In addition to being so good-looking, Mr. Gorgeous also had this marvelous floating trot. If you could persuaded him to stop marking things while on a walk (no small task), he would shift into a different gear and this trot would emerge, loose and swinging, a majestic gait for a majestic dog! He had a variety of speeds, including the slow plod he used when meandering around the grounds and the sudden dive he'd make toward an entrancing scent while on a walk. Up until arthritis and then the degenerative myelopathy slowed him down, he could run, too. There was the bounding "get back here, you rabbit!" sprint that he used when chasing wildlife, but the best run was the one he'd do alongside your car when you drove in. I loved when I came to the house and he was waiting at the gate at the top of the long drive. He would run down the length of it beside your car, an activity suffused with joy. I always intended to get a video of him doing this and I always forgot, or it was inconvenient, and then it was too late.

An example of Mr. Gorgeous' lovely trot.

Waiting at the gate at the top of the drive, ready to run the length of it with whoever will be driving in. I wish I had a video to go with this photo.

Happy to see me!
Mr. G. and I were good friends. He was always at least moderately pleased to see me when I showed up and definitely liked that I allowed him to push his way through my legs first in one direction and then another, a habit that his owners tried to discourage but that I must confess I enjoyed. We played together, too; indeed, I'd forgotten how playful he was in those early years until I went back through my photos to choose ones for this post. His favorite game was a sort of slow-motion keep-away: I'd throw a toy for him to fetch, he'd retrieve it, but before it could be thrown again, I'd first have to chase him as he jogged leisurely away from me, head held high. He thought it was particularly fun when I switched directions on him! I was always happy to pet him, too. He liked being scratched under the chin, which would make him stretch his neck out and groan, and he especially loved having the inside of his ear rubbed with a knuckle, prompting deep sighs and contented moaning. He would express his affection by loyally loitering in my vicinity, trailing after me as I roamed around his massive yard with my camera, waiting at the bottom of the stairs when I went up or outside the guesthouse when I went in, and settling with a thump by my chair when I was at the kitchen table or using the computer at the desk.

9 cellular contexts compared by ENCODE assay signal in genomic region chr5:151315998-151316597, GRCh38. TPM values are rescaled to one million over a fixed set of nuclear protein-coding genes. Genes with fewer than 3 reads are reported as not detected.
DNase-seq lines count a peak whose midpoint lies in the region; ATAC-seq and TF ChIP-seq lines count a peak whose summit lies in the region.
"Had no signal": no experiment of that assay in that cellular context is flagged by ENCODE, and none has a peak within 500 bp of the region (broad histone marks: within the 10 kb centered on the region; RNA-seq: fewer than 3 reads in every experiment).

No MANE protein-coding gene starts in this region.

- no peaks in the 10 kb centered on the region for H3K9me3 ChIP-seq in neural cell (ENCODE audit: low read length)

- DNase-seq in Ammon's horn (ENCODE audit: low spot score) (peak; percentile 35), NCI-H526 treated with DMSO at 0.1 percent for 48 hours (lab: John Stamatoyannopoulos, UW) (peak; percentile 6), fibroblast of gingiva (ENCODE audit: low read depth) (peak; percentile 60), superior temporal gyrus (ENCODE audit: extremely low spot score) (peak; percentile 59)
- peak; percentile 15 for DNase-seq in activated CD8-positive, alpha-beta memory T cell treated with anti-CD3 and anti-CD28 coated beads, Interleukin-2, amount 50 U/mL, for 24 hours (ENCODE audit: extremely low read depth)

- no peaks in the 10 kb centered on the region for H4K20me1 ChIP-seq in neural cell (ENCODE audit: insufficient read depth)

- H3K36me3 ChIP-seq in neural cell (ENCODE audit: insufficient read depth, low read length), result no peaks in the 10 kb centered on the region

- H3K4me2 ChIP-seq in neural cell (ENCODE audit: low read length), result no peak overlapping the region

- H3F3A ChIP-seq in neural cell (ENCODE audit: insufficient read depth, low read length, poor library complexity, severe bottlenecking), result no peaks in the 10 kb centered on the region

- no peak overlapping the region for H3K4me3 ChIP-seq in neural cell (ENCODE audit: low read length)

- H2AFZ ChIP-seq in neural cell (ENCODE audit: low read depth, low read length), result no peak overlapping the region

Mr. Gorgeous pushes himself forward though my legs and says hi...

...and then pauses on the way back to get a good rump scratching.

A clip of Mr. Gorgeous at play.

Playing keep-away with his kitty.

While he was not obsessed with it in the way many dogs are, Mr. Gorgeous occasionally would like to play a game of fetch.

Fluff in motion!

Mr. Gorgeous and a toy against a green backdrop.

He loved a good ear rubbing.

I was very fond of his ears.

While he wasn't very animated in expressing his affections, he did like to stay nearby.
Here he is waiting for me at the bottom of the stairs...

...outside the guest house...

....beside the kitchen table...

...and just behind the computer chair.

When I spoke to him, I seldom called Mr. Gorgeous by his real name; to me, he was Buddy. Occasionally that was shortened to "Bud," especially if I was trying to get him to stand still while I was brushing him, and he was also "Funny Buddy," "Fluffy Buddy," or "Big Fluffy."

"Watcha doin', Buddy?"

"Who's my Fluffy Buddy?!"

"Hey, Bud, get back here, you still have cedar branches in your fur!"

"How's it going, Big Fluffy?"

We were good friends, he and I.

Mr. G. was polite but reserved with most dogs.